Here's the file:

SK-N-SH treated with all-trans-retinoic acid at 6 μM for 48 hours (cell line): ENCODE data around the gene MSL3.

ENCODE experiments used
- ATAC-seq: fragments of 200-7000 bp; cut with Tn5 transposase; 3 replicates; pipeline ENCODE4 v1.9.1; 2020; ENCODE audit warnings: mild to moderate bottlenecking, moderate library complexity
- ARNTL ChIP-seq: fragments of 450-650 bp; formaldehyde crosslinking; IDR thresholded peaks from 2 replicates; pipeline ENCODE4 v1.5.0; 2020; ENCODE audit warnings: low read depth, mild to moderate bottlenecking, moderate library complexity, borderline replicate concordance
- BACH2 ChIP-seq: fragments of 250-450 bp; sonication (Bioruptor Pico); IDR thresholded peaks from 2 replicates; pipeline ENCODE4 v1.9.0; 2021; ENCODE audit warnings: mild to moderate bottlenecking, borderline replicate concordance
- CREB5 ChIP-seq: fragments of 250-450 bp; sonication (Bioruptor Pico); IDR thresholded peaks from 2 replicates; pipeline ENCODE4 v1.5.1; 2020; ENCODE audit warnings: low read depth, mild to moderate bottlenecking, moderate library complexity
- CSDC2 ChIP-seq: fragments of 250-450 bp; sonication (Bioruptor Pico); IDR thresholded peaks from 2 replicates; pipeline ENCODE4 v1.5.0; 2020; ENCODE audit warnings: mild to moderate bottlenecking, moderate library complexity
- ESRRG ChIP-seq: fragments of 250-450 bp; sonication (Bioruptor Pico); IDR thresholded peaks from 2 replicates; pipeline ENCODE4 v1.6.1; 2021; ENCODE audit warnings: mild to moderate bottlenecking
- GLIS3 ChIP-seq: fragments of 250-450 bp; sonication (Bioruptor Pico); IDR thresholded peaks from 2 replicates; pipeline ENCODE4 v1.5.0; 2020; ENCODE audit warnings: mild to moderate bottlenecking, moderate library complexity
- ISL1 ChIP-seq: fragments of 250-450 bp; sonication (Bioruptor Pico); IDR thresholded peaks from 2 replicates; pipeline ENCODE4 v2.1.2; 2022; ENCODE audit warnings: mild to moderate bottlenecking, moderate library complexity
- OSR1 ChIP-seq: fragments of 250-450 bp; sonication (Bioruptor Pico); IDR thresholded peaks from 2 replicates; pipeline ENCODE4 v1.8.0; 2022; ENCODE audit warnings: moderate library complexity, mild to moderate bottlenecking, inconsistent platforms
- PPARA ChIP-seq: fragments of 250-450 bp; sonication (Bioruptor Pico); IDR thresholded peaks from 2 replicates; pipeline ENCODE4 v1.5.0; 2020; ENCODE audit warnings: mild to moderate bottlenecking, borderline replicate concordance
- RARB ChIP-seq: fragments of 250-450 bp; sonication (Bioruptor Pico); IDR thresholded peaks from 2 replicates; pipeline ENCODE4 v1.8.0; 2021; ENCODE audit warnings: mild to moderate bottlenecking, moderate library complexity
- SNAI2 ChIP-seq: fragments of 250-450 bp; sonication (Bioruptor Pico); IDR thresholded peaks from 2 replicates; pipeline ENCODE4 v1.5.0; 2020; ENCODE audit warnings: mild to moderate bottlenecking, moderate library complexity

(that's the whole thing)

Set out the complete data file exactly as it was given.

SK-N-SH treated with all-trans-retinoic acid at 6 μM for 48 hours (cell line): ENCODE data around the gene MSL3.

ENCODE experiments used
- ATAC-seq: fragments of 200-7000 bp; cut with Tn5 transposase; 3 replicates; pipeline ENCODE4 v1.9.1; 2020; ENCODE audit warnings: mild to moderate bottlenecking, moderate library complexity
- ARNTL ChIP-seq: fragments of 450-650 bp; formaldehyde crosslinking; IDR thresholded peaks from 2 replicates; pipeline ENCODE4 v1.5.0; 2020; ENCODE audit warnings: low read depth, mild to moderate bottlenecking, moderate library complexity, borderline replicate concordance
- BACH2 ChIP-seq: fragments of 250-450 bp; sonication (Bioruptor Pico); IDR thresholded peaks from 2 replicates; pipeline ENCODE4 v1.9.0; 2021; ENCODE audit warnings: mild to moderate bottlenecking, borderline replicate concordance
- CREB5 ChIP-seq: fragments of 250-450 bp; sonication (Bioruptor Pico); IDR thresholded peaks from 2 replicates; pipeline ENCODE4 v1.5.1; 2020; ENCODE audit warnings: low read depth, mild to moderate bottlenecking, moderate library complexity
- CSDC2 ChIP-seq: fragments of 250-450 bp; sonication (Bioruptor Pico); IDR thresholded peaks from 2 replicates; pipeline ENCODE4 v1.5.0; 2020; ENCODE audit warnings: mild to moderate bottlenecking, moderate library complexity
- ESRRG ChIP-seq: fragments of 250-450 bp; sonication (Bioruptor Pico); IDR thresholded peaks from 2 replicates; pipeline ENCODE4 v1.6.1; 2021; ENCODE audit warnings: mild to moderate bottlenecking
- GLIS3 ChIP-seq: fragments of 250-450 bp; sonication (Bioruptor Pico); IDR thresholded peaks from 2 replicates; pipeline ENCODE4 v1.5.0; 2020; ENCODE audit warnings: mild to moderate bottlenecking, moderate library complexity
- ISL1 ChIP-seq: fragments of 250-450 bp; sonication (Bioruptor Pico); IDR thresholded peaks from 2 replicates; pipeline ENCODE4 v2.1.2; 2022; ENCODE audit warnings: mild to moderate bottlenecking, moderate library complexity
- OSR1 ChIP-seq: fragments of 250-450 bp; sonication (Bioruptor Pico); IDR thresholded peaks from 2 replicates; pipeline ENCODE4 v1.8.0; 2022; ENCODE audit warnings: moderate library complexity, mild to moderate bottlenecking, inconsistent platforms
- PPARA ChIP-seq: fragments of 250-450 bp; sonication (Bioruptor Pico); IDR thresholded peaks from 2 replicates; pipeline ENCODE4 v1.5.0; 2020; ENCODE audit warnings: mild to moderate bottlenecking, borderline replicate concordance
- RARB ChIP-seq: fragments of 250-450 bp; sonication (Bioruptor Pico); IDR thresholded peaks from 2 replicates; pipeline ENCODE4 v1.8.0; 2021; ENCODE audit warnings: mild to moderate bottlenecking, moderate library complexity
- SNAI2 ChIP-seq: fragments of 250-450 bp; sonication (Bioruptor Pico); IDR thresholded peaks from 2 replicates; pipeline ENCODE4 v1.5.0; 2020; ENCODE audit warnings: mild to moderate bottlenecking, moderate library complexity